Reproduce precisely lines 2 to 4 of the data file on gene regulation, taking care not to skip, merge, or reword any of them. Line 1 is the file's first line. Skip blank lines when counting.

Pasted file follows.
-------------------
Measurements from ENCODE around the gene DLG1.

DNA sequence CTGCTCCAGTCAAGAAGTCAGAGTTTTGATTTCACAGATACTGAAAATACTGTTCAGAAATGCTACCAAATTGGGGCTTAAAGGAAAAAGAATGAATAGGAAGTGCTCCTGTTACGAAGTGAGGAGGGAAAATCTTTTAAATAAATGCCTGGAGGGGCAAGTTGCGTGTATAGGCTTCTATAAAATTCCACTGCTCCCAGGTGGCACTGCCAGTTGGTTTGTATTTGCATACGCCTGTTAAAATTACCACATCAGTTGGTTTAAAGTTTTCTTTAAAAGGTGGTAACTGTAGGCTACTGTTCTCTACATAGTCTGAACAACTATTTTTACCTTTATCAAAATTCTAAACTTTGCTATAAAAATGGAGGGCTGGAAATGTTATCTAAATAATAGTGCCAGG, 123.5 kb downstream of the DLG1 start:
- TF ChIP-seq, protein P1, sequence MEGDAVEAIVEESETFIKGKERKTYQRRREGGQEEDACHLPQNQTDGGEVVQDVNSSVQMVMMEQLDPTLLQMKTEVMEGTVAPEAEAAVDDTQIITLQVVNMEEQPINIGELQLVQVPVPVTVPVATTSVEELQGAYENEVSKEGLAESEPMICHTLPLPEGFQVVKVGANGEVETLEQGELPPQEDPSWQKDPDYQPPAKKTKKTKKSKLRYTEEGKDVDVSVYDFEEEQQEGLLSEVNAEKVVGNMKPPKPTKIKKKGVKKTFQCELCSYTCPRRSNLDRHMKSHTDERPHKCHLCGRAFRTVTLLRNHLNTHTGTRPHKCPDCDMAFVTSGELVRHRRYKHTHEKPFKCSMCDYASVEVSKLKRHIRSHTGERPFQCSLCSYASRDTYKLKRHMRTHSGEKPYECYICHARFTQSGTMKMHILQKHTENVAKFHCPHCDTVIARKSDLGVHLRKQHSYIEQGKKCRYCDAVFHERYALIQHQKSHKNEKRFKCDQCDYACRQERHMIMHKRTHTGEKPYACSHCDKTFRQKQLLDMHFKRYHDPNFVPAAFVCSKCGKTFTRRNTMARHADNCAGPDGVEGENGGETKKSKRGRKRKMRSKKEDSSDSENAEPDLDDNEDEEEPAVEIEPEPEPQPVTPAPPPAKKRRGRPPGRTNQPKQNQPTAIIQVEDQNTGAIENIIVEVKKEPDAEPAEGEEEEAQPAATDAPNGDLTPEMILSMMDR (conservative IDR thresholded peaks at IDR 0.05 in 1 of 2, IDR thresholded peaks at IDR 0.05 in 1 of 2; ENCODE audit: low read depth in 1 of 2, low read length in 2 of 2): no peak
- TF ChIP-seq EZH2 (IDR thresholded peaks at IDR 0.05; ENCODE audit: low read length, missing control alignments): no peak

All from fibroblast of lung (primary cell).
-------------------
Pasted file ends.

DNA sequence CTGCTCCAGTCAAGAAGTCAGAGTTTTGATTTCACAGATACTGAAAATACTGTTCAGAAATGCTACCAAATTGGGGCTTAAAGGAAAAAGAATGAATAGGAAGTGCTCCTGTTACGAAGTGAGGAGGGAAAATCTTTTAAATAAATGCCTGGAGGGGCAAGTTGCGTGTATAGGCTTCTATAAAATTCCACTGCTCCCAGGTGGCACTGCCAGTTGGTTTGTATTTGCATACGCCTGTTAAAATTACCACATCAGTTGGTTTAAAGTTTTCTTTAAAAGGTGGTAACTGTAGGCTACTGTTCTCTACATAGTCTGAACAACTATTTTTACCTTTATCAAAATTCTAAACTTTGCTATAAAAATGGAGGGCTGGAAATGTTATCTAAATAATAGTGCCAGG, 123.5 kb downstream of the DLG1 start:
- TF ChIP-seq, protein P1, sequence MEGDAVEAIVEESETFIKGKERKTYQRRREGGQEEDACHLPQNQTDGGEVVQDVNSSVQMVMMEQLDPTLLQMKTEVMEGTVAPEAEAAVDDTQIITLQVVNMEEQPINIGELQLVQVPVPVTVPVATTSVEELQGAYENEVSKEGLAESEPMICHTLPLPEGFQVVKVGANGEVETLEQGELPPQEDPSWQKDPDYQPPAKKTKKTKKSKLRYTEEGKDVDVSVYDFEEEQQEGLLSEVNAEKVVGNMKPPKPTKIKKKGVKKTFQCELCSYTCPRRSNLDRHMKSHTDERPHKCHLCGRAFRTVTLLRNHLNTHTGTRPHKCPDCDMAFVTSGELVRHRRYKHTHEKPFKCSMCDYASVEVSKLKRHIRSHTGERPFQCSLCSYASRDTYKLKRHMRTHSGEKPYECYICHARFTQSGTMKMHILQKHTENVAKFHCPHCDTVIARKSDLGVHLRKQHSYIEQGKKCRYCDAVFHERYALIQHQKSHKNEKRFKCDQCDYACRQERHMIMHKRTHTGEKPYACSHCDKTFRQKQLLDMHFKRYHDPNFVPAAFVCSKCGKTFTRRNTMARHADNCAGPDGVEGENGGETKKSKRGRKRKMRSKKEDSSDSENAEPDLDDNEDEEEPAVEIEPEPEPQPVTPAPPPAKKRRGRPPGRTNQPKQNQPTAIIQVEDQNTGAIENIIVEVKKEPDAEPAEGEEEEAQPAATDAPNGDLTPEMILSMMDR (conservative IDR thresholded peaks at IDR 0.05 in 1 of 2, IDR thresholded peaks at IDR 0.05 in 1 of 2; ENCODE audit: low read depth in 1 of 2, low read length in 2 of 2): no peak
- TF ChIP-seq EZH2 (IDR thresholded peaks at IDR 0.05; ENCODE audit: low read length, missing control alignments): no peak